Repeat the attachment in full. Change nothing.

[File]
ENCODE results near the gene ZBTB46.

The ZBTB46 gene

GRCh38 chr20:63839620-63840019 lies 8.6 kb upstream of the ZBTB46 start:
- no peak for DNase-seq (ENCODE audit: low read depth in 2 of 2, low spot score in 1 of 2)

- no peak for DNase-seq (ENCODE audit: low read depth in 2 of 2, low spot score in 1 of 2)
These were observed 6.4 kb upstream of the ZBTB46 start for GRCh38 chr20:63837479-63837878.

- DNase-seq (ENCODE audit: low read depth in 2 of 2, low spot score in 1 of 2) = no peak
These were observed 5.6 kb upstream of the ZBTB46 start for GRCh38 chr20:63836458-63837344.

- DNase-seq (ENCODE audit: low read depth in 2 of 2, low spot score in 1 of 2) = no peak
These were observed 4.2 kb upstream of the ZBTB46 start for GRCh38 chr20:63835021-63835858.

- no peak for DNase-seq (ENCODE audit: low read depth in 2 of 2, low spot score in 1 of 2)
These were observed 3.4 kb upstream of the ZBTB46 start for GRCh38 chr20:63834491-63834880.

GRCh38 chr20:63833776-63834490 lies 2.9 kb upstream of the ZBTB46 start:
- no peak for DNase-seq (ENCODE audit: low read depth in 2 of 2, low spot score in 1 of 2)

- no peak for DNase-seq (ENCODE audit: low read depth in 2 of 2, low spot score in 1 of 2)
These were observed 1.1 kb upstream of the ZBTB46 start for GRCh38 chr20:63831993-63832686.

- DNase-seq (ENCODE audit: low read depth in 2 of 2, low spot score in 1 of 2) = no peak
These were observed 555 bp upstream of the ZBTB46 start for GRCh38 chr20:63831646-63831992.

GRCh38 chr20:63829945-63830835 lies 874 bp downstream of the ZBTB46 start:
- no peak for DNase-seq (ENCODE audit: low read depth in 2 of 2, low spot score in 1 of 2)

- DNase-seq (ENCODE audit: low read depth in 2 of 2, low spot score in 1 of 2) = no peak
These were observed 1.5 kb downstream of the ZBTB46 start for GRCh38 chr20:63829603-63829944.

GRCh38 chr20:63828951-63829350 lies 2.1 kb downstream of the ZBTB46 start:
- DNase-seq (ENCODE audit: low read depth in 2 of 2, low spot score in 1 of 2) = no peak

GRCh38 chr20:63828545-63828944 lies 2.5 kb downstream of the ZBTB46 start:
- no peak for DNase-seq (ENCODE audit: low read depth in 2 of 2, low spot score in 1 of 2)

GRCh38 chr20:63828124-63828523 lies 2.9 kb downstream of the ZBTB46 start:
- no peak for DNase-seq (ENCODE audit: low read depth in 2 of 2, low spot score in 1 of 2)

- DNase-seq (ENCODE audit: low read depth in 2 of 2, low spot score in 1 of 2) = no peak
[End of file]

ENCODE results near the gene ZBTB46.

The ZBTB46 gene

GRCh38 chr20:63839620-63840019 lies 8.6 kb upstream of the ZBTB46 start:
- no peak for DNase-seq (ENCODE audit: low read depth in 2 of 2, low spot score in 1 of 2)

- no peak for DNase-seq (ENCODE audit: low read depth in 2 of 2, low spot score in 1 of 2)
These were observed 6.4 kb upstream of the ZBTB46 start for GRCh38 chr20:63837479-63837878.

- DNase-seq (ENCODE audit: low read depth in 2 of 2, low spot score in 1 of 2) = no peak
These were observed 5.6 kb upstream of the ZBTB46 start for GRCh38 chr20:63836458-63837344.

- DNase-seq (ENCODE audit: low read depth in 2 of 2, low spot score in 1 of 2) = no peak
These were observed 4.2 kb upstream of the ZBTB46 start for GRCh38 chr20:63835021-63835858.

- no peak for DNase-seq (ENCODE audit: low read depth in 2 of 2, low spot score in 1 of 2)
These were observed 3.4 kb upstream of the ZBTB46 start for GRCh38 chr20:63834491-63834880.

GRCh38 chr20:63833776-63834490 lies 2.9 kb upstream of the ZBTB46 start:
- no peak for DNase-seq (ENCODE audit: low read depth in 2 of 2, low spot score in 1 of 2)

- no peak for DNase-seq (ENCODE audit: low read depth in 2 of 2, low spot score in 1 of 2)
These were observed 1.1 kb upstream of the ZBTB46 start for GRCh38 chr20:63831993-63832686.

- DNase-seq (ENCODE audit: low read depth in 2 of 2, low spot score in 1 of 2) = no peak
These were observed 555 bp upstream of the ZBTB46 start for GRCh38 chr20:63831646-63831992.

GRCh38 chr20:63829945-63830835 lies 874 bp downstream of the ZBTB46 start:
- no peak for DNase-seq (ENCODE audit: low read depth in 2 of 2, low spot score in 1 of 2)

- DNase-seq (ENCODE audit: low read depth in 2 of 2, low spot score in 1 of 2) = no peak
These were observed 1.5 kb downstream of the ZBTB46 start for GRCh38 chr20:63829603-63829944.

GRCh38 chr20:63828951-63829350 lies 2.1 kb downstream of the ZBTB46 start:
- DNase-seq (ENCODE audit: low read depth in 2 of 2, low spot score in 1 of 2) = no peak

GRCh38 chr20:63828545-63828944 lies 2.5 kb downstream of the ZBTB46 start:
- no peak for DNase-seq (ENCODE audit: low read depth in 2 of 2, low spot score in 1 of 2)

GRCh38 chr20:63828124-63828523 lies 2.9 kb downstream of the ZBTB46 start:
- no peak for DNase-seq (ENCODE audit: low read depth in 2 of 2, low spot score in 1 of 2)

- DNase-seq (ENCODE audit: low read depth in 2 of 2, low spot score in 1 of 2) = no peak